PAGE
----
Myth: If you feel OK working out, you're not overdoing it
When you're just starting on an exercise regimen, you might not be sure how much is too much. But if you're feeling OK, you're doing fine, right? Wrong. The pain you feel might not show up until afterwards, putting you at risk for injury. This is called Delayed Onset Muscle Soreness (DOMS), and according to the American College of Sports Medicine, jumping into, or returning to, a new exercise program with too much activity puts you at greater risk for damage and soreness. In rare cases, the muscle breakdown even places the kidneys in jeopardy, so if you experience severe swelling or dark urine, call your doctor.
Myth: No pain is no gain during exercise
Another workout myth is that you have to be feeling pain to see any results—the opposite of the previous myth. But again, this can put you at risk for injury. Pushing yourself is one thing, but "if you feel pain during exercise, you should stop," Palinski-Wade says. "Some muscle soreness or fatigue can be expected during exercise, but actual pain is a sign that you may be injuring yourself." The American College of Sports Medicine says that pain needn't be present to achieve fitness gains, and if pain occurs, the exercise should be halted before injury occurs. "Working through pain could make an injury far worse and cause you to be sidelined from exercise for a longer period of time," Palinski-Wade says.
Myth: You have to break a sweat to get a good workout
Sweating doesn't necessarily mean the workout is working—it just means you're hot. And if you're too hot (like if you're wearing a sweatsuit Rocky-style to lose weight), it could put you at risk for exhaustion and dehydration. "The amount someone sweats can be based on many factors including hydration status, temperature, humidity, intensity of a workout, and genetics," Palinski-Wade says. "Some people sweat very little, even during an intense workout, whereas others can pour sweat before they even begin a warm up. The effectiveness of your workout is not measured by the amount you sweat." Watch out for these diseases you thought were gone but actually aren't.
Myth: Stretching before a workout is all that's necessary to warm up
You might remember in high school gym class doing a few static stretches before starting class—but in reality, stretching first might actually be harmful. "Muscles should be warm before a stretch or you increase the risk of injury," Palinski-Wade says. Instead, a "dynamic" warm-up is better, which is a range of motion movements similar to what you'll be doing during your workout. "Start with a brief warm-up, such as a brisk walk, before stretching," she says. Stretching after a workout is still a great way to cool down as well as increase flexibility, Palinski-Wade says.
Myth: Eating less helps you lose weight
When you're on a weight-loss plan, it would seem to make sense just to eat less—but that doesn't always work, and could hinder your attempts at getting healthy. "All calories are not created equal," Palinski-Wade says. "If you eat a diet rich in plant-based foods, fiber, and lean proteins, you can actually increase the volume of the food you eat while lowering calories and promoting weight loss." Research published in 2018 in JAMA found that choosing high-quality foods instead of low-quality foods is a better strategy for consuming fewer calories and ultimately losing weight. "This is a much more effective weight-loss strategy as it prevents hunger and reduces cravings versus just cutting down on portions," Palinski-Wade says.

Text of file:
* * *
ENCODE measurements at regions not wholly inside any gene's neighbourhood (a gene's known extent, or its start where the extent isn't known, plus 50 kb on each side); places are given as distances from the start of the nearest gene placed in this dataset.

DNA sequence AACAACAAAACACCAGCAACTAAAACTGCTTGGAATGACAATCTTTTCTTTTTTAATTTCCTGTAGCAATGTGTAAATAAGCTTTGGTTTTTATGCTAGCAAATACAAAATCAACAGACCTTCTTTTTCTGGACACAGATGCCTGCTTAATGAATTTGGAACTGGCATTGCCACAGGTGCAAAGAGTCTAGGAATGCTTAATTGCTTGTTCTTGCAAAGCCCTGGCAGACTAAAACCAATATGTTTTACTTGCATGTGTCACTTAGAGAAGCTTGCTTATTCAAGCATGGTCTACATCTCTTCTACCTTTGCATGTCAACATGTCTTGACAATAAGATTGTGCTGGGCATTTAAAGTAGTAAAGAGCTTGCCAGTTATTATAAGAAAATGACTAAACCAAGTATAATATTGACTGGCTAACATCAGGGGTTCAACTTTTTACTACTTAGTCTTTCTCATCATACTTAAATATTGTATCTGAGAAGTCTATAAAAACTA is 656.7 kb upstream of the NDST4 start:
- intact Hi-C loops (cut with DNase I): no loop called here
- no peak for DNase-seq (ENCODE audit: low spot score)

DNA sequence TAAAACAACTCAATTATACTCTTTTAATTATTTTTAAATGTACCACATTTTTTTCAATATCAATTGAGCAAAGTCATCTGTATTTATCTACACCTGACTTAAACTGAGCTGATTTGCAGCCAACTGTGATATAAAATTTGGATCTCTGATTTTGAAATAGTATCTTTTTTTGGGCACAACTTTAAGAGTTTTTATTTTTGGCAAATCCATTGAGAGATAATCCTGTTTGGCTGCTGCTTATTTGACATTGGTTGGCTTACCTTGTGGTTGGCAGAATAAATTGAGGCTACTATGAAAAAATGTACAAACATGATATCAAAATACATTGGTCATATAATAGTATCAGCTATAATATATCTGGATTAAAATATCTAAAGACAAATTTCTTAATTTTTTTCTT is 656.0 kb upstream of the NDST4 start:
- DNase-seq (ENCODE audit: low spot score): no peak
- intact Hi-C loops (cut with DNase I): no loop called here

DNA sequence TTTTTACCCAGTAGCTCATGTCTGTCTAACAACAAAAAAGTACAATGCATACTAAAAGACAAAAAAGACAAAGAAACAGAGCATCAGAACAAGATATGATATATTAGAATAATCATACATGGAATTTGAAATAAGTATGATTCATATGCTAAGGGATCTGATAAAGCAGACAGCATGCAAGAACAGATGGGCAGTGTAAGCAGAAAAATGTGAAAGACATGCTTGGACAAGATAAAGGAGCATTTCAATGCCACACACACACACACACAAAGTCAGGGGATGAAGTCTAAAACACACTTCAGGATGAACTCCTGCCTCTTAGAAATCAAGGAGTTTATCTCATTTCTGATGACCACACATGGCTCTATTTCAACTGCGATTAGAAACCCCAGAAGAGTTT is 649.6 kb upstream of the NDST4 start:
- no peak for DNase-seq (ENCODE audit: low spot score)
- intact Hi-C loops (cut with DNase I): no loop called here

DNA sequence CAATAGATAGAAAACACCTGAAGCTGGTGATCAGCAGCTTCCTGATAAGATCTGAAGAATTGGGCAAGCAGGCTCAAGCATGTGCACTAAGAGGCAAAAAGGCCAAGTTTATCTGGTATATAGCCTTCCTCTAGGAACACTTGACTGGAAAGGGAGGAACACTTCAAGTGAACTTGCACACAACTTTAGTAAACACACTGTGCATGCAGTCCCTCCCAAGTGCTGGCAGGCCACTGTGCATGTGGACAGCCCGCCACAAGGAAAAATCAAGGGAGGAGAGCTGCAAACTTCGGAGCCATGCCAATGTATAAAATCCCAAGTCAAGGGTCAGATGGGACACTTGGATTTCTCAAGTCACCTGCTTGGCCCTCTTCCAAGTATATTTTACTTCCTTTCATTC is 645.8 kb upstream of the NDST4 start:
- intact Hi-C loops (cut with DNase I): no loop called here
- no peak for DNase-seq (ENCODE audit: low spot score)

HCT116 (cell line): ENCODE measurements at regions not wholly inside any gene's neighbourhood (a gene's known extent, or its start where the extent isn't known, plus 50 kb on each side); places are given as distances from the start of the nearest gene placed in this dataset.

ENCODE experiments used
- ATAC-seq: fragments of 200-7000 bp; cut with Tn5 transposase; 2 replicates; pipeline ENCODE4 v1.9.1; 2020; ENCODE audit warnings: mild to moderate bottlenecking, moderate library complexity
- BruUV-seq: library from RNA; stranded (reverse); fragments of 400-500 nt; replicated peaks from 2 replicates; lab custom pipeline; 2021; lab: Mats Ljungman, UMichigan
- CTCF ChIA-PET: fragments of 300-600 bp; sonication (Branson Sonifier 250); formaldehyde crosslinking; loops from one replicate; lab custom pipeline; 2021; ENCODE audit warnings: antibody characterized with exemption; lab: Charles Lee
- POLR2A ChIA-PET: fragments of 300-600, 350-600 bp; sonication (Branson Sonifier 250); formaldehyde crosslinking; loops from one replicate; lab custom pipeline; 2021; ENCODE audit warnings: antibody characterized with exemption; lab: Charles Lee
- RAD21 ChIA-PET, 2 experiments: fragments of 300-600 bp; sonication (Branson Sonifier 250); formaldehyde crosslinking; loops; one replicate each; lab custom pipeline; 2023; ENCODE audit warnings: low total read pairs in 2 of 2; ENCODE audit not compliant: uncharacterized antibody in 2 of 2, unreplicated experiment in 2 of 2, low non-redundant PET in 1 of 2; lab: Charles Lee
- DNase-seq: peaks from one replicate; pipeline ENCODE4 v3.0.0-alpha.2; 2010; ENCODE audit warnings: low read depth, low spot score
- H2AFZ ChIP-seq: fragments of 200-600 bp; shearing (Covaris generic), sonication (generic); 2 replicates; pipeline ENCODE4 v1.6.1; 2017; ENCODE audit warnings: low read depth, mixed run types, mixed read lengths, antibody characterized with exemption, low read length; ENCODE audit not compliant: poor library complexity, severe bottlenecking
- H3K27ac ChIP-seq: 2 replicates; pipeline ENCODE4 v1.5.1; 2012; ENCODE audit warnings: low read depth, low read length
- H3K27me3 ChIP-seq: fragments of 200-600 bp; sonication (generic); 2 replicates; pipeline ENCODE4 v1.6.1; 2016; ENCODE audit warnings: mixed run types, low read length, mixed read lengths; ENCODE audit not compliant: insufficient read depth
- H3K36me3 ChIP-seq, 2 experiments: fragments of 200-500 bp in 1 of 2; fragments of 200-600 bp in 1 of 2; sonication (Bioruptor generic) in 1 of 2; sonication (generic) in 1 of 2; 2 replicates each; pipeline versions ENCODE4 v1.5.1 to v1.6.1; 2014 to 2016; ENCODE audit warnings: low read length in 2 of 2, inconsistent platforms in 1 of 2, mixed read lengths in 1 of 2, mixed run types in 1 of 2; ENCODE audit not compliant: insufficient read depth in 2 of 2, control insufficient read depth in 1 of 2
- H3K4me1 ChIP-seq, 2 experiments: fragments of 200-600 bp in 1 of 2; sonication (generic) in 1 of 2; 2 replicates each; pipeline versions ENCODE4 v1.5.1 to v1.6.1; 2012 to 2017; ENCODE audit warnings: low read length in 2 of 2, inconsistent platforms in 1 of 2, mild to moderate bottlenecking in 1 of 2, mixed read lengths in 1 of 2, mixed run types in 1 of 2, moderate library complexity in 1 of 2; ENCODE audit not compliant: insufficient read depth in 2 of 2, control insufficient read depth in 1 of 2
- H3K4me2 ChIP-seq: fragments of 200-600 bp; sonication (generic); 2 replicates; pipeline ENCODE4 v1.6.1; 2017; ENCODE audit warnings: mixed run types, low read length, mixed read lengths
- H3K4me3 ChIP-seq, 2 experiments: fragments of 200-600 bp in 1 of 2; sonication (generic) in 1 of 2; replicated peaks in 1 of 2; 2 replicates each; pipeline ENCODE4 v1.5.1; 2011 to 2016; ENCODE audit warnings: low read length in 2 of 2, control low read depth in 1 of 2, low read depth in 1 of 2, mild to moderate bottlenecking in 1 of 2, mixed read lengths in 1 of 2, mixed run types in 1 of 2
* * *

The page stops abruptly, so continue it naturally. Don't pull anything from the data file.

Myth: Thinner people are healthier
Although a healthy weight is to be desired, it shouldn't be achieved at any cost, because simply being thin does not necessarily mean being healthy. The number on the scale only tells part of the story, Palinski-Wade says. "A 'skinny' person could have a poor diet and be at an increased risk for heart disease or metabolic syndrome in the same way a slightly overweight person could be at a decreased risk due to a very healthy diet or regular exercise," she says. Simply aiming to lose weight without taking into account other factors, like getting enough nutrients and exercise, is not a healthy lifestyle. You'll want to know the 50 daily habits of naturally thin people.
Myth: You need to cleanse your body of toxins
Modern trends like juicing, cleanses, and "detox" diets purport to rid your body of excess toxins and help clean out your system, but embarking on these programs can deprive your body of essential nutrients. "Our body has a built in system for removing toxins thanks to your kidneys, liver, and lungs," Palinski-Wade says. "Following a 'detox diet' or taking a detox supplement is not necessary and could be potentially dangerous."
Myth: Coffee will help you sober up
For anyone who's drunk in the movies, give them a cup of coffee and they sober right up. But in real life, this doesn't happen, and can be dangerous if you expect the caffeine to make you suddenly OK to drive. "No food or beverage sobers you up after consuming excessive alcohol," Palinski-Wade says. "Only time can reduce the level of alcohol in your blood stream."
Myth: Humans shouldn't consume dairy
Although it's true that 65 percent of the human population is lactose intolerant according to the U.S. National Library of Medicine, that doesn't mean everyone should cut out all sources of dairy. Even for those who are lactose intolerant, some forms of dairy (like yogurt) may be still tolerable. Some research, like that published in Nutrients, finds that eliminating dairy without replacing it with other sources of calcium could put bone health at risk. And dairy may have other benefits as well. "Dairy has been associated with health benefits such as possible reductions in blood pressure levels and a reduction in body fat," Palinski-Wade says.